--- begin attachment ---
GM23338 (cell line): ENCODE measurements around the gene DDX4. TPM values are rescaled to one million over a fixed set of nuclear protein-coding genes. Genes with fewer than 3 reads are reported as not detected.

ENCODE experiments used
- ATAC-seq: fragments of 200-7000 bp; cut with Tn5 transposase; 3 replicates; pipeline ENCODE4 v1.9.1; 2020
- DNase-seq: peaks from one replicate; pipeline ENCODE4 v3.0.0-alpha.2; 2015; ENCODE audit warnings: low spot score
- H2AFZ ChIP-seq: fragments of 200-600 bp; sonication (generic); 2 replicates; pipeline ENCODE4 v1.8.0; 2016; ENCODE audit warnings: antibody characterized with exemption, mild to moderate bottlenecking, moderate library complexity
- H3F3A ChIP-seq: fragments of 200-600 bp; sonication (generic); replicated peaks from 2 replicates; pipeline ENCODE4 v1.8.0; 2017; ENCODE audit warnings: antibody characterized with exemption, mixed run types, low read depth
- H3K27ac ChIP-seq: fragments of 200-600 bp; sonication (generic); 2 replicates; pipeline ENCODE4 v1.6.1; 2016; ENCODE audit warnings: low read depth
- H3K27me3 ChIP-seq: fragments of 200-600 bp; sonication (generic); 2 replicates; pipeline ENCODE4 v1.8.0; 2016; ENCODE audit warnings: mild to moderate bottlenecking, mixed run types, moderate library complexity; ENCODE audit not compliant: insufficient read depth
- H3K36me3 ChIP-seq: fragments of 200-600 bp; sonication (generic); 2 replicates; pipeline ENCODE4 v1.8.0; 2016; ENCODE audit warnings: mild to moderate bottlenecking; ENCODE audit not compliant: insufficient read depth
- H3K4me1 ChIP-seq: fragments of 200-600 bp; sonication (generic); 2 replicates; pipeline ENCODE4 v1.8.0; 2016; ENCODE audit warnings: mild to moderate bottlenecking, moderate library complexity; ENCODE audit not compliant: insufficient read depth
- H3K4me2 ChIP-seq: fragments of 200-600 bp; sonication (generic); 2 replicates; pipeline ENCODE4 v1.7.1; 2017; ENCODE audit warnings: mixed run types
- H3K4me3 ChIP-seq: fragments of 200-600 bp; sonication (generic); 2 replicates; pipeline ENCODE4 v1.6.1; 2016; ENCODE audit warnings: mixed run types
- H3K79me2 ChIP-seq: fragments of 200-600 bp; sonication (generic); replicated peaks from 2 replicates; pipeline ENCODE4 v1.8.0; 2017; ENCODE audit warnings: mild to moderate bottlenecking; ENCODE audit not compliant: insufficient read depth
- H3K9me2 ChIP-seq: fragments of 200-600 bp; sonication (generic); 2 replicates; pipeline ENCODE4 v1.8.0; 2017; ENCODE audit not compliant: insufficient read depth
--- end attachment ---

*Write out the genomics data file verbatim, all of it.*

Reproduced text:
GM23338 (cell line): ENCODE measurements around the gene DDX4. TPM values are rescaled to one million over a fixed set of nuclear protein-coding genes. Genes with fewer than 3 reads are reported as not detected.

ENCODE experiments used
- ATAC-seq: fragments of 200-7000 bp; cut with Tn5 transposase; 3 replicates; pipeline ENCODE4 v1.9.1; 2020
- DNase-seq: peaks from one replicate; pipeline ENCODE4 v3.0.0-alpha.2; 2015; ENCODE audit warnings: low spot score
- H2AFZ ChIP-seq: fragments of 200-600 bp; sonication (generic); 2 replicates; pipeline ENCODE4 v1.8.0; 2016; ENCODE audit warnings: antibody characterized with exemption, mild to moderate bottlenecking, moderate library complexity
- H3F3A ChIP-seq: fragments of 200-600 bp; sonication (generic); replicated peaks from 2 replicates; pipeline ENCODE4 v1.8.0; 2017; ENCODE audit warnings: antibody characterized with exemption, mixed run types, low read depth
- H3K27ac ChIP-seq: fragments of 200-600 bp; sonication (generic); 2 replicates; pipeline ENCODE4 v1.6.1; 2016; ENCODE audit warnings: low read depth
- H3K27me3 ChIP-seq: fragments of 200-600 bp; sonication (generic); 2 replicates; pipeline ENCODE4 v1.8.0; 2016; ENCODE audit warnings: mild to moderate bottlenecking, mixed run types, moderate library complexity; ENCODE audit not compliant: insufficient read depth
- H3K36me3 ChIP-seq: fragments of 200-600 bp; sonication (generic); 2 replicates; pipeline ENCODE4 v1.8.0; 2016; ENCODE audit warnings: mild to moderate bottlenecking; ENCODE audit not compliant: insufficient read depth
- H3K4me1 ChIP-seq: fragments of 200-600 bp; sonication (generic); 2 replicates; pipeline ENCODE4 v1.8.0; 2016; ENCODE audit warnings: mild to moderate bottlenecking, moderate library complexity; ENCODE audit not compliant: insufficient read depth
- H3K4me2 ChIP-seq: fragments of 200-600 bp; sonication (generic); 2 replicates; pipeline ENCODE4 v1.7.1; 2017; ENCODE audit warnings: mixed run types
- H3K4me3 ChIP-seq: fragments of 200-600 bp; sonication (generic); 2 replicates; pipeline ENCODE4 v1.6.1; 2016; ENCODE audit warnings: mixed run types
- H3K79me2 ChIP-seq: fragments of 200-600 bp; sonication (generic); replicated peaks from 2 replicates; pipeline ENCODE4 v1.8.0; 2017; ENCODE audit warnings: mild to moderate bottlenecking; ENCODE audit not compliant: insufficient read depth
- H3K9me2 ChIP-seq: fragments of 200-600 bp; sonication (generic); 2 replicates; pipeline ENCODE4 v1.8.0; 2017; ENCODE audit not compliant: insufficient read depth